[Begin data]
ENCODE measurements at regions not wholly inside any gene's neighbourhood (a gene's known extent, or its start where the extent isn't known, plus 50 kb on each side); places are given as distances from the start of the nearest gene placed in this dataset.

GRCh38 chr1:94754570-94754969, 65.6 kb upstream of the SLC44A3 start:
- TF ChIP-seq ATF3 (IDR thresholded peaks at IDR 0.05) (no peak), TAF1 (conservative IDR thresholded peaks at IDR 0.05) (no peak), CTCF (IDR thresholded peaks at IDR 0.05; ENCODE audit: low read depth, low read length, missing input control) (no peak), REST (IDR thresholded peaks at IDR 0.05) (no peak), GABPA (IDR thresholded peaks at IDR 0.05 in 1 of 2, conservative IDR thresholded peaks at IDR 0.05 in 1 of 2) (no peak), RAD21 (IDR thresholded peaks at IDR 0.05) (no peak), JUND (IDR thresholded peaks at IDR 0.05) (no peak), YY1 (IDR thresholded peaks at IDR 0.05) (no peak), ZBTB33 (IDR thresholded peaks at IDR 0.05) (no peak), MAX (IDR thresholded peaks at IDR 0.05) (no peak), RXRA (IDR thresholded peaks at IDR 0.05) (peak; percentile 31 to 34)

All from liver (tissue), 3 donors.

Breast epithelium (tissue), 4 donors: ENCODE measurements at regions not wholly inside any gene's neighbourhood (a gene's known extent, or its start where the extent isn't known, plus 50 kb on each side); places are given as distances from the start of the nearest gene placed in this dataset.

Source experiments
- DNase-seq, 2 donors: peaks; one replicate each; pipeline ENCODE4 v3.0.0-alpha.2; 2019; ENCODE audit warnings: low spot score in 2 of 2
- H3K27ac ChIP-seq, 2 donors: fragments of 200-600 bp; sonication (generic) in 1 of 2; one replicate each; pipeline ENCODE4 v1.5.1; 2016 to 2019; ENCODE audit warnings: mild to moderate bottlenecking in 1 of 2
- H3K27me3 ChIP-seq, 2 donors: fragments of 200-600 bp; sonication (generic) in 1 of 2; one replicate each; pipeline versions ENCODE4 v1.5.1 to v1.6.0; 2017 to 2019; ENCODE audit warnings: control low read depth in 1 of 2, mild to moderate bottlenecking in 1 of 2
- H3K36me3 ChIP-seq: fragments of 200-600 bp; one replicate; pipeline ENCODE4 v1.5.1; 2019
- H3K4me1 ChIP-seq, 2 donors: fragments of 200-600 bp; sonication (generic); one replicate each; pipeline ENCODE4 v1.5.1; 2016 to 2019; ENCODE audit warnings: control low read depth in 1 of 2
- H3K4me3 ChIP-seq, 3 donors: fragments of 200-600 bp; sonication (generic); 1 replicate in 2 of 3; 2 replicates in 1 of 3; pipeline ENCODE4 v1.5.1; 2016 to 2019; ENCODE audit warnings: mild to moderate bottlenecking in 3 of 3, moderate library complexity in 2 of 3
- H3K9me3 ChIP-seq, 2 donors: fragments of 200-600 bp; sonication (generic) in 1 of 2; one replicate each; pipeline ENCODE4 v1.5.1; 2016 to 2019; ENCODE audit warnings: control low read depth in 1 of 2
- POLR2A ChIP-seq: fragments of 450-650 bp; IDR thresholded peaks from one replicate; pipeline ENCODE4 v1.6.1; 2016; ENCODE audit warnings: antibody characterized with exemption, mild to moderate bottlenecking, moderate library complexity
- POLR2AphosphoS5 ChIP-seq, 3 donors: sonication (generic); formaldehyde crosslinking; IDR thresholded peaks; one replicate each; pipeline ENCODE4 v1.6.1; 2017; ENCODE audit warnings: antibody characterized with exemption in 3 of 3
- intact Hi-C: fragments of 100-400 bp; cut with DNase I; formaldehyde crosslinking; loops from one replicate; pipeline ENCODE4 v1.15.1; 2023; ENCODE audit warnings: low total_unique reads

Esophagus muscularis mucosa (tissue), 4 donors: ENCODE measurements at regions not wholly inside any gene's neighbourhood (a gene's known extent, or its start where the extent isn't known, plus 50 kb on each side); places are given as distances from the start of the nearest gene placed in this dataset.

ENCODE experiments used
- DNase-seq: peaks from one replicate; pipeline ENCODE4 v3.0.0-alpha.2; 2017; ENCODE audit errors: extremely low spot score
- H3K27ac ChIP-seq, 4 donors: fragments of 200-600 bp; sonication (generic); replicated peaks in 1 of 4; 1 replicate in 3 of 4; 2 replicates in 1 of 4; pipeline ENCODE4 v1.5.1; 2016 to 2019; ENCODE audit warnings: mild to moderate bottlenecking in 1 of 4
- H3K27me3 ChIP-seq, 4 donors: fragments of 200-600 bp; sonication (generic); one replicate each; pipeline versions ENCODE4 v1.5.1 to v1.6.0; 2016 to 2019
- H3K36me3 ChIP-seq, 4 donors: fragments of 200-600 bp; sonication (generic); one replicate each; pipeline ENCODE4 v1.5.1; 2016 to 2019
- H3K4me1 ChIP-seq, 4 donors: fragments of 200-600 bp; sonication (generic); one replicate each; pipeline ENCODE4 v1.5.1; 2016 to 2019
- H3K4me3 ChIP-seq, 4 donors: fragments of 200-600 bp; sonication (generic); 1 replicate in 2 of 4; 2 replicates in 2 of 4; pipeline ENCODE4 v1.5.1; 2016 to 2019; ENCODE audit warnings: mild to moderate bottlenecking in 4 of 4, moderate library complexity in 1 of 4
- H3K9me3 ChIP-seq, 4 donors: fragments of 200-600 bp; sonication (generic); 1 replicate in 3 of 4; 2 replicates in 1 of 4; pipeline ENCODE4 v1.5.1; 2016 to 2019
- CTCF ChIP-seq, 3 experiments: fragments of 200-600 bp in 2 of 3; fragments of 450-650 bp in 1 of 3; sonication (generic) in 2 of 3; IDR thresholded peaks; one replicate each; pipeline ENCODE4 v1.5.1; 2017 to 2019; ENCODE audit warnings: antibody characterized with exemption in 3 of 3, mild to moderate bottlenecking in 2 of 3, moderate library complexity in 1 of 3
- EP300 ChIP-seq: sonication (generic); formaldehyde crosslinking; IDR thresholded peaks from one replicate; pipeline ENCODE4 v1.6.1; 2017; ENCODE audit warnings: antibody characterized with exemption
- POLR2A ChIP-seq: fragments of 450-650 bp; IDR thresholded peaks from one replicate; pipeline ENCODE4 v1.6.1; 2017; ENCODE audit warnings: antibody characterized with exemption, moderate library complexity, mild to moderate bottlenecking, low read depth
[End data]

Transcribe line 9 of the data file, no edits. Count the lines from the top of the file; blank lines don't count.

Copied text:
- H3K27me3 ChIP-seq, 2 donors: fragments of 200-600 bp; sonication (generic) in 1 of 2; one replicate each; pipeline versions ENCODE4 v1.5.1 to v1.6.0; 2017 to 2019; ENCODE audit warnings: control low read depth in 1 of 2, mild to moderate bottlenecking in 1 of 2